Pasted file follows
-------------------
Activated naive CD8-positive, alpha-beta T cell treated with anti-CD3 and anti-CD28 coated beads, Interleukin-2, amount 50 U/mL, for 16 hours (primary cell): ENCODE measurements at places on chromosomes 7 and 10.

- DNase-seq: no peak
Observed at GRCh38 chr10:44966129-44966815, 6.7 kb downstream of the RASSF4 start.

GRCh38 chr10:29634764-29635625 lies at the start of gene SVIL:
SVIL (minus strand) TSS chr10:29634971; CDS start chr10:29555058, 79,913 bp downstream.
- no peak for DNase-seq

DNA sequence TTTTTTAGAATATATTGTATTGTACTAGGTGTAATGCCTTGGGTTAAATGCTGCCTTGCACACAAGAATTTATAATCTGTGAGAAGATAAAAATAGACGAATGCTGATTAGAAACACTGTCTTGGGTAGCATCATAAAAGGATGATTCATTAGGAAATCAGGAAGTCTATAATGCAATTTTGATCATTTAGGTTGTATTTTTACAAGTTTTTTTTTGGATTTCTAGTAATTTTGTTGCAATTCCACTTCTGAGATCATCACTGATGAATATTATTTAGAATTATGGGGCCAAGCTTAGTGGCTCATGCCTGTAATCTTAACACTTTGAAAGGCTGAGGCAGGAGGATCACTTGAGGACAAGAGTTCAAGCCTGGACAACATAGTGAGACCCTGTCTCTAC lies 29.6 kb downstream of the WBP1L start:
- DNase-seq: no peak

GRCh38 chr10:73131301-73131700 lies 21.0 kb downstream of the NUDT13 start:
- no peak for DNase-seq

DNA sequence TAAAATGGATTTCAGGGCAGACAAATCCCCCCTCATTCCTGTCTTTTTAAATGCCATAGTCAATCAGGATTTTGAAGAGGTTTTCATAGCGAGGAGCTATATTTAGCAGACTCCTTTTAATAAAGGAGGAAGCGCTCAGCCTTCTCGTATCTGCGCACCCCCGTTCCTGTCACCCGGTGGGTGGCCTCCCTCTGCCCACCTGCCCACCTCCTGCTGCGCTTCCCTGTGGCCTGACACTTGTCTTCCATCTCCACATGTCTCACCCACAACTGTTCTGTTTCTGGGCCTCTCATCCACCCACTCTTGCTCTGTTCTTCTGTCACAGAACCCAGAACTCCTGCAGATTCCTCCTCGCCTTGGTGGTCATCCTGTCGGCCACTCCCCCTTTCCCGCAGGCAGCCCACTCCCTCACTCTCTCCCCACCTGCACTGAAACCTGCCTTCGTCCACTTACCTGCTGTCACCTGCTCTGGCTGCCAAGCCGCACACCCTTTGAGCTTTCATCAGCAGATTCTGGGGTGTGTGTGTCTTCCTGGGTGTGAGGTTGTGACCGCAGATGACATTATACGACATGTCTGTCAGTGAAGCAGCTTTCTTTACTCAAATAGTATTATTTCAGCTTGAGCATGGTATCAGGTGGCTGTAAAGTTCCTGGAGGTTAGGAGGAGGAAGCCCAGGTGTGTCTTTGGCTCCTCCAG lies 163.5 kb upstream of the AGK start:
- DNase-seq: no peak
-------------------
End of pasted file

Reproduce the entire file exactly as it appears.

Activated naive CD8-positive, alpha-beta T cell treated with anti-CD3 and anti-CD28 coated beads, Interleukin-2, amount 50 U/mL, for 16 hours (primary cell): ENCODE measurements at places on chromosomes 7 and 10.

- DNase-seq: no peak
Observed at GRCh38 chr10:44966129-44966815, 6.7 kb downstream of the RASSF4 start.

GRCh38 chr10:29634764-29635625 lies at the start of gene SVIL:
SVIL (minus strand) TSS chr10:29634971; CDS start chr10:29555058, 79,913 bp downstream.
- no peak for DNase-seq

DNA sequence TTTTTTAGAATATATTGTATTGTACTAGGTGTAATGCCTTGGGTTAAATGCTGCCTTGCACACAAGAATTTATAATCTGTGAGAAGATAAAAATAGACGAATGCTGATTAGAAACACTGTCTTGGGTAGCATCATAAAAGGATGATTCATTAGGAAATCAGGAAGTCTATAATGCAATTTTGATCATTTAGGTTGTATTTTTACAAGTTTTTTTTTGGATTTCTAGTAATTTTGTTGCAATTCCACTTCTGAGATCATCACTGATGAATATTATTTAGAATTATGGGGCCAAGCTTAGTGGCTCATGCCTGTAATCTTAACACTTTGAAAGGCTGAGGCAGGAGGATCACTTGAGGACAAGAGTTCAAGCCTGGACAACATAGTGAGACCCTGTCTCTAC lies 29.6 kb downstream of the WBP1L start:
- DNase-seq: no peak

GRCh38 chr10:73131301-73131700 lies 21.0 kb downstream of the NUDT13 start:
- no peak for DNase-seq

DNA sequence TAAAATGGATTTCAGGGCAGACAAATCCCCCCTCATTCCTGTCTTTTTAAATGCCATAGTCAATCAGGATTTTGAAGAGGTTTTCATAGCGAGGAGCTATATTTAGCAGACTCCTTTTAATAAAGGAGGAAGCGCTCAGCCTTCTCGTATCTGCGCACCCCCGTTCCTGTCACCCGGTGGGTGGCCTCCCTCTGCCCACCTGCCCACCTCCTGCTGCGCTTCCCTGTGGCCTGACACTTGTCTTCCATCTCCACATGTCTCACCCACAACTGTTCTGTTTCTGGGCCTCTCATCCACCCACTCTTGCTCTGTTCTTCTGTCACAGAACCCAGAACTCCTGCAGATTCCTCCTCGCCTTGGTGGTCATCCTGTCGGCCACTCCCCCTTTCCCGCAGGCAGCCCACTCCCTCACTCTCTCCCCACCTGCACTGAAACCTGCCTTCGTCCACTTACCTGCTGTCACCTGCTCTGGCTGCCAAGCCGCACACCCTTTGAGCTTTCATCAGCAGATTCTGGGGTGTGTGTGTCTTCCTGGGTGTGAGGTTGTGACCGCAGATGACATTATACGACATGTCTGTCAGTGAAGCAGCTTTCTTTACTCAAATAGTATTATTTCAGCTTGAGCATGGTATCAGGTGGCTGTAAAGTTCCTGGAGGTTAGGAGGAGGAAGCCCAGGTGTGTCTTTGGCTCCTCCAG lies 163.5 kb upstream of the AGK start:
- DNase-seq: no peak